CAI, Rye Development to partner on construction of 22 hydroelectric projects in U.S.

Climate Adaptive Infrastructure, LLC (CAI) announced it is funding the construction of 22 hydroelectric projects (to be developed under the name Rye Hydro) at existing non-powered dams (NPDs) in the eastern U.S., alongside Rye Development LLC.

CAI is an infrastructure investment firm specializing in low-carbon real assets in the energy, water and transport sectors. Rye Development develops low-impact hydro-powered energy generation and energy storage.

Rye Development’s current portfolio will add hydroelectric turbines to 22 NPDs in Kentucky, Louisiana, Mississippi, Ohio, Pennsylvania and West Virginia, the majority of which are owned and operated by the U.S. Army Corps of Engineers. The potential generating capacity of these projects was not disclosed.

“We are pleased to partner with Paul Jacob and the strong management team at Rye Development as they install hydroelectric turbines at existing, non-powered dams across the Eastern United States,” said Bill Green, founder and managing partner of CAI. “The Rye Hydro investment is a perfect fit with CAI’s mission to fund large-scale, low-carbon infrastructure projects that withstand the policy risks and economic pressures of the global climate crisis.”

“CAI is an ideal partner as they bring substantial industry expertise and have unparalleled access to every corner of the low-carbon infrastructure investment and policy ecosystem,” said Paul Jacob, chief executive officer of Rye Development. “We look forward to working closely with the CAI team as we develop Rye Hydro to simultaneously strengthen the U.S. power grid, reduce carbon emissions, and address the climate crisis.”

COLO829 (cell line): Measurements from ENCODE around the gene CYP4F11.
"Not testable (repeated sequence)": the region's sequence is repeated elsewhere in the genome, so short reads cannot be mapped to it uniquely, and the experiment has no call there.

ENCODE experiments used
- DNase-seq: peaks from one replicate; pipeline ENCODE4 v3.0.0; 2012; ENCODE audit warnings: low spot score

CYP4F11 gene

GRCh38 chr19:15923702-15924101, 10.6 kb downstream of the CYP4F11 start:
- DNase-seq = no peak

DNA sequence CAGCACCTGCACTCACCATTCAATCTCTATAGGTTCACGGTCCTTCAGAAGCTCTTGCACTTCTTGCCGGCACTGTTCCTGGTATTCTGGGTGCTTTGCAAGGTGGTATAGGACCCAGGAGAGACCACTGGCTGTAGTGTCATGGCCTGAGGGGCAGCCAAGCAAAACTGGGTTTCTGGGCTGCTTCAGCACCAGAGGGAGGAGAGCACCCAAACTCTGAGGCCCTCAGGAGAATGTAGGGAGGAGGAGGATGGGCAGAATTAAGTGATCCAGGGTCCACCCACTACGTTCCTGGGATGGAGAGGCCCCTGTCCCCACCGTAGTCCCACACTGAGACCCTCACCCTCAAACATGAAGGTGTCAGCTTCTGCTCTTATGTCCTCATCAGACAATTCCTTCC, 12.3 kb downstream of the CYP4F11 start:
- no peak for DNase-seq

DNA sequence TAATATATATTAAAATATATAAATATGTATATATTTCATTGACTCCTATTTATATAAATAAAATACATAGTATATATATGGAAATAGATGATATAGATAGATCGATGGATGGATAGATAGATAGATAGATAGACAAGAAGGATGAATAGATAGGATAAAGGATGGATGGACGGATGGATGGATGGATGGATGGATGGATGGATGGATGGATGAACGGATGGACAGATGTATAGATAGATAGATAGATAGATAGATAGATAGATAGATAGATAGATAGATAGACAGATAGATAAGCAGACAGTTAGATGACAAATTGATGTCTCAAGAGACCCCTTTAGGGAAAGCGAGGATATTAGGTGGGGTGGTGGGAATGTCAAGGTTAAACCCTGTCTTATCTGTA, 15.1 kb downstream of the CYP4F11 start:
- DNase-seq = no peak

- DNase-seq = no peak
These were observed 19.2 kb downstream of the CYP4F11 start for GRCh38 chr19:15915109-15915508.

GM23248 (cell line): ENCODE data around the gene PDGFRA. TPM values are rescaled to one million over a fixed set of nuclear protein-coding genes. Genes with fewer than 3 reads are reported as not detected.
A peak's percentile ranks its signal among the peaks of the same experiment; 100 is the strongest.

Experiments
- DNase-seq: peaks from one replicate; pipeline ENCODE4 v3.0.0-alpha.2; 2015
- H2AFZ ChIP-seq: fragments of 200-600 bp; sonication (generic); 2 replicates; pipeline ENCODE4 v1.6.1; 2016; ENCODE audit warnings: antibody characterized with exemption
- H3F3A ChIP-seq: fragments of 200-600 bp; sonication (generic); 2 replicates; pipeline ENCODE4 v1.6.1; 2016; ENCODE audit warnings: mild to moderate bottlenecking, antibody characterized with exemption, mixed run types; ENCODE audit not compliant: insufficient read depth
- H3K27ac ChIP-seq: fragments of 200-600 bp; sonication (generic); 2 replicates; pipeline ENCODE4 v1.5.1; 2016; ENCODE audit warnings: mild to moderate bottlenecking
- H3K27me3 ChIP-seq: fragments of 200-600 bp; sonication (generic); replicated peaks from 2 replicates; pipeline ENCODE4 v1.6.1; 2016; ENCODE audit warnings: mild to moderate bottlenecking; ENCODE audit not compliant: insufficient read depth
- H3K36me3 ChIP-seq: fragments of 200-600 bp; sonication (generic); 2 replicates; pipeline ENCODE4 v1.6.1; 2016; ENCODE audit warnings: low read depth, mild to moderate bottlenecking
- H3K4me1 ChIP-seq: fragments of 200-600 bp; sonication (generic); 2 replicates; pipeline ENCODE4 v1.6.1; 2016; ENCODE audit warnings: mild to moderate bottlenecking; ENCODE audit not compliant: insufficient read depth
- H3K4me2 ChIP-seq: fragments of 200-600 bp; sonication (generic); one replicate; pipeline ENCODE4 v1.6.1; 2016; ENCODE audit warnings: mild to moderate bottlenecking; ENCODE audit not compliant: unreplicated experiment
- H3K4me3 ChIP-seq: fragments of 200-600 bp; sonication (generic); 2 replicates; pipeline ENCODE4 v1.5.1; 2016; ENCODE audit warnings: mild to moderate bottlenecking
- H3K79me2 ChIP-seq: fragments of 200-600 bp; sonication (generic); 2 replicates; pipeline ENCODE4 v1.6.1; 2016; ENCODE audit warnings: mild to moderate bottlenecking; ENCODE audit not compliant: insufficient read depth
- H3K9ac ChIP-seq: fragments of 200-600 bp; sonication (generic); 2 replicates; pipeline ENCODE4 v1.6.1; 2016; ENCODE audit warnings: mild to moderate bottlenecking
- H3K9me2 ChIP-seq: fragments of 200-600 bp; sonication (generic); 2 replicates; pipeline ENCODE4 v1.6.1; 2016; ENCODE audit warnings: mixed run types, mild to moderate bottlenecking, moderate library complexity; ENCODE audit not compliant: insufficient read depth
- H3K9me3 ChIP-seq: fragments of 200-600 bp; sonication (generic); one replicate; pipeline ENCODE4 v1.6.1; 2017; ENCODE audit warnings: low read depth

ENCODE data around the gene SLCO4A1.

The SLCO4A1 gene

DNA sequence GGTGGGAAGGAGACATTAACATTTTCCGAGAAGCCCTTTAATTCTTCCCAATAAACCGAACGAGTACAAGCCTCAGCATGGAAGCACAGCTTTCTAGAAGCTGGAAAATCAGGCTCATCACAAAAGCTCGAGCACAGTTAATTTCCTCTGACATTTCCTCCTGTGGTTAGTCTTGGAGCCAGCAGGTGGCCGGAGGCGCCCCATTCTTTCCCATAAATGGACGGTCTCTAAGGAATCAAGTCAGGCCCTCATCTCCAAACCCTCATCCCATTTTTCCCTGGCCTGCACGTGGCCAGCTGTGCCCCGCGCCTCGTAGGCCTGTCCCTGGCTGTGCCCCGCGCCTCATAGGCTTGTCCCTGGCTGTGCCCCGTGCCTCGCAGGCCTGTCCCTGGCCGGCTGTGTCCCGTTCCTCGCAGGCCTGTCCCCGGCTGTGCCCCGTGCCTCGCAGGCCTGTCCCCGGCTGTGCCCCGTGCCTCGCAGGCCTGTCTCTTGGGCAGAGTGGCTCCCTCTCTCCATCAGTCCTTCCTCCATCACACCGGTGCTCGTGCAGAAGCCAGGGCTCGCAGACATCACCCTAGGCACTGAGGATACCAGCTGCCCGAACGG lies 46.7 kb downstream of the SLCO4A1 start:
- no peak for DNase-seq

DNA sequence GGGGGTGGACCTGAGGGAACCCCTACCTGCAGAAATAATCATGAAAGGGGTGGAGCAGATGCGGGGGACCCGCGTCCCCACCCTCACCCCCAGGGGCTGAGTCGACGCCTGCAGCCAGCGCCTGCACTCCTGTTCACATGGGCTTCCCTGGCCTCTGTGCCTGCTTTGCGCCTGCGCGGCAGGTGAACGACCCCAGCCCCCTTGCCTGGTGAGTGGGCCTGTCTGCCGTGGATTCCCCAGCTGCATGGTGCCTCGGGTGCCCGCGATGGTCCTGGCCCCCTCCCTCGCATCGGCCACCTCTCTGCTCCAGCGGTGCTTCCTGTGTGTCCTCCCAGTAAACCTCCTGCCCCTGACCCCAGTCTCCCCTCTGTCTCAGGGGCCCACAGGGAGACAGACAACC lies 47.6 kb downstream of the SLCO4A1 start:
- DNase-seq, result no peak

In October 2020, Rye Development signed the Joint Statement of Collaboration on U.S. Hydropower between the U.S. hydropower industry and environmental community – an agreement led by Stanford University and the Energy Futures Initiative – outlining how the U.S. needs to address climate change by advancing both the renewable energy and storage benefits of hydropower and the environmental and economic benefits of healthy rivers.

Previous articleAggregate fossil fuel demand could peak as early as 2027 according to McKinsey
Next articleCoronavirus crushed U.S. clean energy workforce in 2020; 400K-plus jobs still lost
Renewable Energy World's content team members help deliver the most comprehensive news coverage of the renewable energy industries. Based in the U.S., the UK, and South Africa, the team is comprised of editors from Clarion Energy's myriad of publications that cover the global energy industry.

No posts to display